In an effort to save $1.3 billion over five years and curb the abuse of prescription drugs that Medicare
pays for, the CMS is proposing an array of changes to Medicare's Part D and Advantage
The suggestions range from cutting the number of plans to ensure more meaningful plan choices, ending coverage for drugs for certain illnesses, and changing the way in which pharmacies bid to be included in plans.
is suggesting that each payer offer no more than two Part D plans in the same service area, saying the limit would give consumers “meaningful differences” in coverage options. The proposed rule would also prohibit Advantage plans from offering coverage options that replace plans the CMS previously required the carrier to terminate or consolidate due to low enrollment.
Stacy Sanders, federal policy director at the Medicare Rights Center, said the advocacy organization has received calls from people choosing from as many as 18 to 20 plans that were largely indistinguishable. “Often what happens is that people will then choose a plan solely on the premium,” Sanders said.
As a result, she said, many consumers end up enrolling in a plan that doesn't cover their specific medications or preferred pharmacy.
The rule also sets a higher standard for covering “all or substantially all” drug offerings for a specific disease group. These so-called “protected class” drugs include antineoplastics, anticonvulsants, antiretrovirals, antipsychotics, antidepressants and immunosuppressants.
The proposal would limit such coverage to drugs prescribed if the person would be hospitalized, severely incapacitated or die if they don't get the drug within seven days. With that standard in mind, the CMS would no longer require all drugs from the antidepressant and immunosuppressant drug classes to be covered. The CMS is also considering taking away the status from antipsychotics pending further study.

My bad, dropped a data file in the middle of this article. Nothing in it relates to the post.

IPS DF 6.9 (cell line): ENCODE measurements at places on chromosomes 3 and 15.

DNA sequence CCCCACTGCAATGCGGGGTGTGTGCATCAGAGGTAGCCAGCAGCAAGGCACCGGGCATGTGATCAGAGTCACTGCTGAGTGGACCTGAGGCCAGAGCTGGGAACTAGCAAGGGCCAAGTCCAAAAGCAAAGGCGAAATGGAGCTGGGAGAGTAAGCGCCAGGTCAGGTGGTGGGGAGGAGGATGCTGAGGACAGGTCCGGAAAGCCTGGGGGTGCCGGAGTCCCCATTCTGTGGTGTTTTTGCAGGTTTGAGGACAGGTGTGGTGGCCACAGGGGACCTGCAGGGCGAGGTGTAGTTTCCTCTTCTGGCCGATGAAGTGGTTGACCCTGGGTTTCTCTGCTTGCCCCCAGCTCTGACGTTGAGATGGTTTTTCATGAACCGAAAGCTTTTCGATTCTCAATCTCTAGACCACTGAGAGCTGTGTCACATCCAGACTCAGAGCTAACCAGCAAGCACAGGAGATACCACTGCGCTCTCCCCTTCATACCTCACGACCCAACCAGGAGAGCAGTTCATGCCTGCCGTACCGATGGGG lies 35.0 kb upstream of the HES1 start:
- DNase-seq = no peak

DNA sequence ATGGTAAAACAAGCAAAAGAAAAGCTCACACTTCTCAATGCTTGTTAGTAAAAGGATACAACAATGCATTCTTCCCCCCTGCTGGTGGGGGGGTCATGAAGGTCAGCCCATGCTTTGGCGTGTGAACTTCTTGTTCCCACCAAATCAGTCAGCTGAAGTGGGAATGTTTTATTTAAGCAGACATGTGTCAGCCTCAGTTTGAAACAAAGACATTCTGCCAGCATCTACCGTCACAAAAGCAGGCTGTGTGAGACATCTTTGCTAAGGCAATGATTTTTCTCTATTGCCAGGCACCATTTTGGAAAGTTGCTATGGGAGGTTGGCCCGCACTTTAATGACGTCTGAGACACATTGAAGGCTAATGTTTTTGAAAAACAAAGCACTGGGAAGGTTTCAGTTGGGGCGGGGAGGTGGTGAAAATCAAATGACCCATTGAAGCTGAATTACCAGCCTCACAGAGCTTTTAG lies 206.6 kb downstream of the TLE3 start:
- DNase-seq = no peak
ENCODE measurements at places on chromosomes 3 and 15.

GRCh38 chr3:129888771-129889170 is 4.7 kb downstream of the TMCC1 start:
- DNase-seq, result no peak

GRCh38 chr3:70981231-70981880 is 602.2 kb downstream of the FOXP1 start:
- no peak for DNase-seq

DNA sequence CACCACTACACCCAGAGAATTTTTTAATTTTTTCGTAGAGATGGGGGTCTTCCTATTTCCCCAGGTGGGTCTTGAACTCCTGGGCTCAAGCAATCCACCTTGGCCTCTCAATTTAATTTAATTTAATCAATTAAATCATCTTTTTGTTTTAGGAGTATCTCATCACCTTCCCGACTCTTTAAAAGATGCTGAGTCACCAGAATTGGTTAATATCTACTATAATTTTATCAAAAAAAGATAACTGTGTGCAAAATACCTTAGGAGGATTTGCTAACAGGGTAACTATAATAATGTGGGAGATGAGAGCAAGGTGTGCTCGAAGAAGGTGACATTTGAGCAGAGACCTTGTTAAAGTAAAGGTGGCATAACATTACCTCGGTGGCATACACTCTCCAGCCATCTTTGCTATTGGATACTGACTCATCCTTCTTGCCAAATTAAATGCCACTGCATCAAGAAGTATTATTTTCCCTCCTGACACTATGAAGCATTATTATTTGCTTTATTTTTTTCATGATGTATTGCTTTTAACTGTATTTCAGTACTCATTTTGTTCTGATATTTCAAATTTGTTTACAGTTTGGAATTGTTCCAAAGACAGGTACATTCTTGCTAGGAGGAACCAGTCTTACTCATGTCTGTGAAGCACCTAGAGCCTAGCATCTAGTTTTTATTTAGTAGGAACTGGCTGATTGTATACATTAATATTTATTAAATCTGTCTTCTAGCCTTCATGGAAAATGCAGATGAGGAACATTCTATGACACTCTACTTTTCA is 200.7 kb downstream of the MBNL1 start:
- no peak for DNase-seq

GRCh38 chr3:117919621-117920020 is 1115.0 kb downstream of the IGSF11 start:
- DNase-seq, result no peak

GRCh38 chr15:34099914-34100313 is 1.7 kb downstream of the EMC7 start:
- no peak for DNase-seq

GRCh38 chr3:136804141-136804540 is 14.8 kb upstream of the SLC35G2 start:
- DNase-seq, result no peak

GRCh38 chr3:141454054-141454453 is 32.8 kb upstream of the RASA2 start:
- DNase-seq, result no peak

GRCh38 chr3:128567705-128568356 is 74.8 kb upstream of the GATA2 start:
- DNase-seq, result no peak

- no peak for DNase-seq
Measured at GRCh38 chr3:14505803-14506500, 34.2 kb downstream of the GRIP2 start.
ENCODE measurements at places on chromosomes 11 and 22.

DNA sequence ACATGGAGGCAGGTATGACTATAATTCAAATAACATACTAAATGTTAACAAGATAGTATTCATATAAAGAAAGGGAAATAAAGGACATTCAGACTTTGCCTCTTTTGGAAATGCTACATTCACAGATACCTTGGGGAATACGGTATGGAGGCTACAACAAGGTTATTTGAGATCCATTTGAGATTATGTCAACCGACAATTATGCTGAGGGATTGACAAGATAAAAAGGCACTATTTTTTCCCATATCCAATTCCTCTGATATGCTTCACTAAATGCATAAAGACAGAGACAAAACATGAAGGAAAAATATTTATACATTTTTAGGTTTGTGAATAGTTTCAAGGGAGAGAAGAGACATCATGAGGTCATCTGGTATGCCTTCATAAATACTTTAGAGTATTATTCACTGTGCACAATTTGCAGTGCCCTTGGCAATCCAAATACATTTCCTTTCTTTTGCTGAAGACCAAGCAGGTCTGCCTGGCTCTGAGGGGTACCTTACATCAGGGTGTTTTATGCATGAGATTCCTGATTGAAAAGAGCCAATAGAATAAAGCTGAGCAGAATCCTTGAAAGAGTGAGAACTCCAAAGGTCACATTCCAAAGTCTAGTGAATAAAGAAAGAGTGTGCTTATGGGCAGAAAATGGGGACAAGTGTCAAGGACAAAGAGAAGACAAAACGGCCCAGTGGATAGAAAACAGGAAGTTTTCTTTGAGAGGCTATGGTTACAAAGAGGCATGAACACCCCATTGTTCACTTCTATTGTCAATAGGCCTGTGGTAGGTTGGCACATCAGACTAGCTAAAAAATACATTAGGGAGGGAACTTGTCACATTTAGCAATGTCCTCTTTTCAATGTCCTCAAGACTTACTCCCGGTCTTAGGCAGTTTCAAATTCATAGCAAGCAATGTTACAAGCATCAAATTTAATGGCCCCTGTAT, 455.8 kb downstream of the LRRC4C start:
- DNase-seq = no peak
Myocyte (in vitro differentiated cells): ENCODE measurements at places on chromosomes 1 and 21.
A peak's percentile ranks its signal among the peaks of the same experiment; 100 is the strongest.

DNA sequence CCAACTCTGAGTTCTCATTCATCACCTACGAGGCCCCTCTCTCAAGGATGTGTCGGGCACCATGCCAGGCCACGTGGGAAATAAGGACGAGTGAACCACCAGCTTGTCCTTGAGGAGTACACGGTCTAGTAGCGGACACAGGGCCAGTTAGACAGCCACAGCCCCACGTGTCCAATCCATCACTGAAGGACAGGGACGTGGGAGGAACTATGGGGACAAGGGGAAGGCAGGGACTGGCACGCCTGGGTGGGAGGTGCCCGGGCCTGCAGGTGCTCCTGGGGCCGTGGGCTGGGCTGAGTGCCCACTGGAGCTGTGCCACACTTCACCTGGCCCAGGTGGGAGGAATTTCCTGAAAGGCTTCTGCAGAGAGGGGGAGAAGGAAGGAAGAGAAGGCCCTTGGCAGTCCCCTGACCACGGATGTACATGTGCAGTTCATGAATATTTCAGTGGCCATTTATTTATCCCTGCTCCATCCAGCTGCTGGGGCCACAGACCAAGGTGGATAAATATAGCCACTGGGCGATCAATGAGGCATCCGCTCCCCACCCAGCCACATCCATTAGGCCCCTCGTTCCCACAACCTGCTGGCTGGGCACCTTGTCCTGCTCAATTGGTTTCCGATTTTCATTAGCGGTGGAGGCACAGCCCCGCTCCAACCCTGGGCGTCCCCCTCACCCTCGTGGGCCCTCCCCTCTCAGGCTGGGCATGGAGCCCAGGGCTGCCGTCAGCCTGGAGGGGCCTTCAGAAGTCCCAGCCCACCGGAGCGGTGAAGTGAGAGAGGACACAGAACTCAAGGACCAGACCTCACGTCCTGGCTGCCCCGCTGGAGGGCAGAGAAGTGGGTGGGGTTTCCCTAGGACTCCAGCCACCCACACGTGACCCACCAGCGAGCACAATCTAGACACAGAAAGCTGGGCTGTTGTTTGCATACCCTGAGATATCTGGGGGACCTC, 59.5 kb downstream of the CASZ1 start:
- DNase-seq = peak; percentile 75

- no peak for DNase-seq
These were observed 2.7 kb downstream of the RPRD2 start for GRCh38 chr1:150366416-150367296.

Winnowing the field of protected-class drugs, the CMS said, would save the Part D program $720 million between 2015 and 2019.
The CMS can expect a fight from patient advocacy groups who consider getting a class of drugs certified for such coverage “a hard-won battle,” said Dan Mendelson, CEO of Avalere Health. “It's likely they won't want to see that status go away without a fight.”
Pharmacies are especially pleased by a suggestion that would stop mail-order pharmacies from charging lower copayments than retail pharmacies. Specifically, the CMS is suggesting that one-month supplies filled by mail-order pharmacies cannot have cost-sharing lower than a comparable one-month supply filled at retail outlets.
The National Community Pharmacists Association “strongly supported” the suggestion and said data suggests that community pharmacies do a better job promoting the proper use of cost-saving generic drugs compared to mail-order companies.
In addition to saving money, the rule is also looking to curb prescription drug abuse. The CMS is proposing to exclude providers from Medicare if the government determines a pattern of abusive prescribing of Part D drugs. The agency also wants to prohibit doctors who aren't enrolled in Medicare from prescribing drugs that are reimbursed by Part D. The rule would put the onus on payers to ensure that a prescriber has the authority to prescribe under the program.
The CMS will accept comments on the proposed rule
until March 7. Follow Virgil Dickson on Twitter: @MHvdickson